TfL increases Congestion Charge Penalty Charge Notice

The fine for non-payment of the London Congestion Charge increased on January 2 and increases in penalties for other motoring offences committed on the capital’s roads are in the pipeline.

Transport for London (TfL) has increased the Penalty Charge Notice (PCN) from £65 to £80 or £130 to £160 for late payment, with a proposed rise for offences on TfL’s road network to follow later in the year, subject to Secretary of State review.

The Congestion Charge had played an important role in reducing the number of vehicles in central London, and fines for not paying the charge encouraged drivers to be compliant, said TfL.

But in the past five years there had been a 12% increase in the number of motorists being issued with Congestion Charge PCNs. The rise from around 1.3 million in 2011/12 to around 1.5 million in 2016/17 was a clear indicator that the effectiveness of the current PCN fine had reduced over time, said TfL.

Later this year, and subject to the required Secretary of State review, TfL is also proposing to increase PCNs for offences which take place on their road network.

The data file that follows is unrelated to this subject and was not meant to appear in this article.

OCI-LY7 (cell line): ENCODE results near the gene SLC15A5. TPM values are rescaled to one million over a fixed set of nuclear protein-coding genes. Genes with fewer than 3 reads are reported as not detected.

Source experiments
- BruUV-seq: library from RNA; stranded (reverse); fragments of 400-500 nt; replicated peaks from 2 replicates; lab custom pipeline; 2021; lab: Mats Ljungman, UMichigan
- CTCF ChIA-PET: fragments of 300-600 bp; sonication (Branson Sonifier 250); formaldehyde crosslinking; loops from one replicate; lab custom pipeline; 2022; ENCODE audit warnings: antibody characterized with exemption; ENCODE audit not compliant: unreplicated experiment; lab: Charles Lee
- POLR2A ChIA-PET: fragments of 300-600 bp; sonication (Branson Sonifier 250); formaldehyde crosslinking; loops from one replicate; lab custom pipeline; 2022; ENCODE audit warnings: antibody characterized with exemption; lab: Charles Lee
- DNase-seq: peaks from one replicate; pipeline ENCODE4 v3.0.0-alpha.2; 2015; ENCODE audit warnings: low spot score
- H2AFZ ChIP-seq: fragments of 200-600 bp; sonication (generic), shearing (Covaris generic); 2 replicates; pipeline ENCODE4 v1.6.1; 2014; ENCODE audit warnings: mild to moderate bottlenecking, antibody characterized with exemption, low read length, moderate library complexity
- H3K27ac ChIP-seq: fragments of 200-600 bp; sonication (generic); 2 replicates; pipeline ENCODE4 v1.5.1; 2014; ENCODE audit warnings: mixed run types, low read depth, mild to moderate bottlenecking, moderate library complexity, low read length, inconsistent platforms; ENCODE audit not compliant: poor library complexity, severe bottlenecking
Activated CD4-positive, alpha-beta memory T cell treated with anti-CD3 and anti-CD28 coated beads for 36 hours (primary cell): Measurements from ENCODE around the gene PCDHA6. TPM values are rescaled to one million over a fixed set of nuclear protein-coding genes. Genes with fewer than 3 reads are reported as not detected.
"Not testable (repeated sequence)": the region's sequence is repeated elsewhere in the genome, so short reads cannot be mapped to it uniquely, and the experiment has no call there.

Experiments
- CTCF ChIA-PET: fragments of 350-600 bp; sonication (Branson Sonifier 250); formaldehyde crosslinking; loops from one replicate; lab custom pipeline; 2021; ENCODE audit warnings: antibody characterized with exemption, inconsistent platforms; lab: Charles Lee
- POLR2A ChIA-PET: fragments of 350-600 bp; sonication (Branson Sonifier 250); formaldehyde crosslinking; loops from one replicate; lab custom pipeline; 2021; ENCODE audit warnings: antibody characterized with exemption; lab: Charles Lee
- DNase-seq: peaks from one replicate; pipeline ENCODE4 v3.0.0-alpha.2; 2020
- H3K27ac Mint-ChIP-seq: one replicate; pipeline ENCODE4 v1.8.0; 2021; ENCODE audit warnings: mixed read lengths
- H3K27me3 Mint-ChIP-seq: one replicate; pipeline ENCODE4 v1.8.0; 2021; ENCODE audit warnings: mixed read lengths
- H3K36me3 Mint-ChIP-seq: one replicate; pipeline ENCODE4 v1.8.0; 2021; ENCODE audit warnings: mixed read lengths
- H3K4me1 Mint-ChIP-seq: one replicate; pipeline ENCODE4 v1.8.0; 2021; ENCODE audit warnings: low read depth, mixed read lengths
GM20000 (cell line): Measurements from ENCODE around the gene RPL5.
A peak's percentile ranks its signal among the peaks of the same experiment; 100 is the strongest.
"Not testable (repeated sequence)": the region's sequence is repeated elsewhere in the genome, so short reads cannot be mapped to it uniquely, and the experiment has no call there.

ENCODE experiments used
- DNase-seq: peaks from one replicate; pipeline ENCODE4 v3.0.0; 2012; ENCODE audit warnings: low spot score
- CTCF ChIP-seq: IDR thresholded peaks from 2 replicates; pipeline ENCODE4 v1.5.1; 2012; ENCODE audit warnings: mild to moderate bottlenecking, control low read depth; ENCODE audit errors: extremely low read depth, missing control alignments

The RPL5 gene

More than a third of all London’s traffic uses TfL’s road network, often referred to as red routes, and vehicles that block roads, drive in bus lanes, park incorrectly or make banned turns, not only caused inconvenience to road users, but created hazards, particularly for pedestrians and cyclists, said TfL.

By keeping the main routes clear, road danger, congestion, vehicle emissions and delays to bus passengers were reduced, ensuring that London remained an efficient, well-functioning global city, said TfL.

TfL said it had also made it easier to pay the Congestion Charge with the new official TfL Congestion Charge app launched. It allows motorists to pay using a mobile device for the first time.

Users can pay the Congestion Charge and T-Charge much quicker than paying by phone or online, save vehicles and payment cards to their app and see if a postcode is in the Congestion Charge zone.

Paul Cowperthwaite, TfL’s general manager for road user charging, said: “We want to make London’s streets safer and healthier places that are less dominated by the car.

“Although the Congestion Charge has been effective in reducing the number of cars entering central London, we’ve seen a 12% increase in the number of motorists being issued with PCNs in the last five years.

“This shows that the deterrent factor of the existing PCN has reduced over time. The new PCN level will help improve compliance and also encourage people to consider cheaper and more active alternative forms of travel.”

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